The scenes are brilliant displays of how consent is manufactured on an everyday basis in the social elite. Personal charm and the formal appearance of a ‘humanist’ ethos are presented here as deceiving, even sinister. A design to mask the double standards that allows for all kind of abuses of power, not only sexual. When on display, there is a detectable glimpse of irony in the eyes of the film’s bourgeoisie. They all know that the self-celebrating clichés are standard routines of bullshit but go through the motions anyway. Appearances are everything, and the reporters’ biggest crime is insisting on letting the readers have a look behind the scenes.
Dragging the occasional priest in the mud would not make any difference, since the church can just dismiss him as a bad apple. It could even be counter-productive as the system of abuse remains, whitewashed by the expulsion of the one who sinned against the eleventh command: Thou shalt not be caught. By the Spotlight team’s resolve to go all the way with their investigation and reveal the system as corrupt by design they are on par with Carl Bernstein and Bob Woodward. Even better, they completely lack the All the President’s Men duo’s diva manners. Instead, we learn to appreciate the characters – quirks and mannerisms and all – who really contributes to ordinary members of society.
Lawyer Mitchell Garabedian is such a person. He handles many abuse cases against Catholic priests. Before we see him he is referred to as “quite a character”, implying that he is not likeable, perhaps even nuts. Indeed, that seems to be the case at the first meeting with reporter Mike Rezendes. He is demonstratively off-putting and dismissive, refusing to share anything with the reporter. Odd considering what the publicity could do for his work. Another character who comes out as a potential member of the goon squad is Phil Saviano, leader of Survivors Network of those Abused by Priests (SNAP), who seems to direct his fury and angst against just about anyone.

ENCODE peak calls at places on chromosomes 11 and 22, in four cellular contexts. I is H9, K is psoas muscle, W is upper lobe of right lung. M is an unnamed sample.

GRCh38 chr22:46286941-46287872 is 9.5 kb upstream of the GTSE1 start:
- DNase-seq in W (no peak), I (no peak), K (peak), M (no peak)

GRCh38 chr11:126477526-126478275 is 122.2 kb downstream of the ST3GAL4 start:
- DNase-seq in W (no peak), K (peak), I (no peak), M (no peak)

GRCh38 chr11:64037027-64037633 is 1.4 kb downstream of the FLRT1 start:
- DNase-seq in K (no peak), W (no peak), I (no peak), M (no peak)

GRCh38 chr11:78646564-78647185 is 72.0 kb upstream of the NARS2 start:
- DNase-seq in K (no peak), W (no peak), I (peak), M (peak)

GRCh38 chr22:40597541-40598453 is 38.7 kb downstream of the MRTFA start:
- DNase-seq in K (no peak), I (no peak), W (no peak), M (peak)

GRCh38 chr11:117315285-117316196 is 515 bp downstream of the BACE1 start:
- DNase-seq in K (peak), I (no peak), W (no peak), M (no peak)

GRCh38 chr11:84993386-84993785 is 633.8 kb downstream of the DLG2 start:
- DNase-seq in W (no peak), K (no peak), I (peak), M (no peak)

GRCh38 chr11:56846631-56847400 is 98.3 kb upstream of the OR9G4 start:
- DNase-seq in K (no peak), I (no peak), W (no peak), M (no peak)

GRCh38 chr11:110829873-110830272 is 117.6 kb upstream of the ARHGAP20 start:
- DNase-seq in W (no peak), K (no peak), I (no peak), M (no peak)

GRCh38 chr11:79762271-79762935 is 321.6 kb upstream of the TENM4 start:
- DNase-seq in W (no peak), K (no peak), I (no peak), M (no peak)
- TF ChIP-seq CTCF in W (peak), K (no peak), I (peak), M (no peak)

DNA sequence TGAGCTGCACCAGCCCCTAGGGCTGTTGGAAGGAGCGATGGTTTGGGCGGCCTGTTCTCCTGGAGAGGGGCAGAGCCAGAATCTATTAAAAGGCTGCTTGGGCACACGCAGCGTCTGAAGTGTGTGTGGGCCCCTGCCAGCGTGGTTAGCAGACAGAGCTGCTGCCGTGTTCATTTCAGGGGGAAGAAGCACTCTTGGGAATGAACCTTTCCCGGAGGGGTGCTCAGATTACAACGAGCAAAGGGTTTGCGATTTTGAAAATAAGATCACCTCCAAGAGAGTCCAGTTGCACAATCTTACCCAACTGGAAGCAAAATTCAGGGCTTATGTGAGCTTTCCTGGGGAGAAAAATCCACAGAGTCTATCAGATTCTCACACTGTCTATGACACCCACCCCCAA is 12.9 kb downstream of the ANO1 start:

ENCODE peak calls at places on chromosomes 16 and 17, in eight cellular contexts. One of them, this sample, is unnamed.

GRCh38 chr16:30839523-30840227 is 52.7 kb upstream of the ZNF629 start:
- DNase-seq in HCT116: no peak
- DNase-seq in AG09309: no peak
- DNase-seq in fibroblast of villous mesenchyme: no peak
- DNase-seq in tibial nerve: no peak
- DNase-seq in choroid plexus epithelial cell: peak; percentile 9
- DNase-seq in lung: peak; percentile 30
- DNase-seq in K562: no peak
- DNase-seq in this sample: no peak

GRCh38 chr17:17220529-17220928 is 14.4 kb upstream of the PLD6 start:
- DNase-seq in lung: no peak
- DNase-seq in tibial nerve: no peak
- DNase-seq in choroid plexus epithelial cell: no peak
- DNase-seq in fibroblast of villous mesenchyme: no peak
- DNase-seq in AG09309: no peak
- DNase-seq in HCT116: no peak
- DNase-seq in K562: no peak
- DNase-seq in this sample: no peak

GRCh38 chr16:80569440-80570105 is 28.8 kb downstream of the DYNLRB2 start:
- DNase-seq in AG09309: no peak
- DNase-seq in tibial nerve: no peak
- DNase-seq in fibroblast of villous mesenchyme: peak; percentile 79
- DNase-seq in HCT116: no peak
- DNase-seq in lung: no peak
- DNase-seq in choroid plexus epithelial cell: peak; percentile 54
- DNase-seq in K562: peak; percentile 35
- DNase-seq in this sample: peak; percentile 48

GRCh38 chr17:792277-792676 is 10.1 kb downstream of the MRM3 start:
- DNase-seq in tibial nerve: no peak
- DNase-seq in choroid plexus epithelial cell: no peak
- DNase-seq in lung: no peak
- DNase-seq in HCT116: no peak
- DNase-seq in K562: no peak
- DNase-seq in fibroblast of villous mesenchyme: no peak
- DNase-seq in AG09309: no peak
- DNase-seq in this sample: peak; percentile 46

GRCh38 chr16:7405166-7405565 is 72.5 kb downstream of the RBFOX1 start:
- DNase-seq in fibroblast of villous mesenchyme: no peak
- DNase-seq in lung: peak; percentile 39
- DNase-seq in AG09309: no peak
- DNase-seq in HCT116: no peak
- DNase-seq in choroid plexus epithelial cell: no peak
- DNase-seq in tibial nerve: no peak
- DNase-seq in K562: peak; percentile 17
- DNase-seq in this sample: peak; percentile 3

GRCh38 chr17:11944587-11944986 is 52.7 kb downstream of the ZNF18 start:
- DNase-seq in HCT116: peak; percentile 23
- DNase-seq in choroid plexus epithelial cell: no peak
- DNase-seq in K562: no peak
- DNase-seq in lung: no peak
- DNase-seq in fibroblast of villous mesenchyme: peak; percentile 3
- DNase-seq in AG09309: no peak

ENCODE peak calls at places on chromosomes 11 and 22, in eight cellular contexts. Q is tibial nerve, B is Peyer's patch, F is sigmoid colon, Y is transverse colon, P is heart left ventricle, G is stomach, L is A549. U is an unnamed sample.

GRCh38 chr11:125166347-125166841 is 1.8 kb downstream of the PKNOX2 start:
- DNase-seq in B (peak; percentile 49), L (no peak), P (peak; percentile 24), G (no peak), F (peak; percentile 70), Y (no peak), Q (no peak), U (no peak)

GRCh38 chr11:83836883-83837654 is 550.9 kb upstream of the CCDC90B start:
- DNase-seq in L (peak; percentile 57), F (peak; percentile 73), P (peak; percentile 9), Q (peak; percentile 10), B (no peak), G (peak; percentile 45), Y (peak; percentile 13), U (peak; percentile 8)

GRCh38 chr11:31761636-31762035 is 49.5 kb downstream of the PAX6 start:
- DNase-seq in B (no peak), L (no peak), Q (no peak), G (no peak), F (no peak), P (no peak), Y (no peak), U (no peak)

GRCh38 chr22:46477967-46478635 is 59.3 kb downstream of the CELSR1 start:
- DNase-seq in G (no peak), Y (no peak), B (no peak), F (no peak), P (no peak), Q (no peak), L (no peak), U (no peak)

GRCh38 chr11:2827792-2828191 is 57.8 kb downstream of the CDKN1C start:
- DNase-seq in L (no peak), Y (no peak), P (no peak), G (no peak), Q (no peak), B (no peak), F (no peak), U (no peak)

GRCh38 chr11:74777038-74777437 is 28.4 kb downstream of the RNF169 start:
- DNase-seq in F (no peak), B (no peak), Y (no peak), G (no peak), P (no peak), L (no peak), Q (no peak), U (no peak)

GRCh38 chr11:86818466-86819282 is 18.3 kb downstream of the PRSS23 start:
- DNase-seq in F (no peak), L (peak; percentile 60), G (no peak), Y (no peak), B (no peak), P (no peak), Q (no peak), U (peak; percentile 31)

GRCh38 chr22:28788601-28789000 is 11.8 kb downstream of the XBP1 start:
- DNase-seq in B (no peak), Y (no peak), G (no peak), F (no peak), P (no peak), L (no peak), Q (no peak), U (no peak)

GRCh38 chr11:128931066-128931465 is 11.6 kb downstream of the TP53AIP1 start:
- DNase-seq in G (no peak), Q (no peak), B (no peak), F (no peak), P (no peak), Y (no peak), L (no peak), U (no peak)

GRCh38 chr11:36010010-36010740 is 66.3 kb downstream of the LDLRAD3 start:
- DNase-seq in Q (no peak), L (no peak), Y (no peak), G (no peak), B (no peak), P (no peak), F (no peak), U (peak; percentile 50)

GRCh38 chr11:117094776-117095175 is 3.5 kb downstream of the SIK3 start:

But as we learn more about the case, we come to see them and the wounded abuse victims they work with as genuinely decent and even admirable human beings. Their seemingly strange behaviors are revealed as understandable reactions to the conditions under which they live and work. In the case of Garabedian and Saviano, their initial reactions of aggression to the reporters have a history. Both eventually explain that they have been in contact with The Boston Globe before, only to be met by distrust and indifference to their cases.
Director-screenwriter Tom McCarthy, who has previously made great low-budget films such as The Station Agent (2003) and The Visitor (2007), has again proved himself to be an artist of courage. Shunning mainstream heroics and narrative strategies in this low-key ensemble piece, he even goes against standard individualist ethos by stressing the characters as products of their social environment: “It takes a village to raise a child, it takes a village to abuse them” as one line goes.
This is highlighted in a scene where Robbie Robinson rages about the church repressive powers. He talks about how everybody knew what was going on and did nothing, pointing his finger to a friend who defended “these scumbags.” His friend replies: “Where were you?”, and Robbie realize that he himself is not without blame. On the contrary, as he later learns, he even buried a story about an abusive priest some years ago then conveniently forgot all about it. The manufacturing of consent makes us all into collaborators of a perverted system.
© Michael Tapper, 2016. Web exclusive 2016-02-12.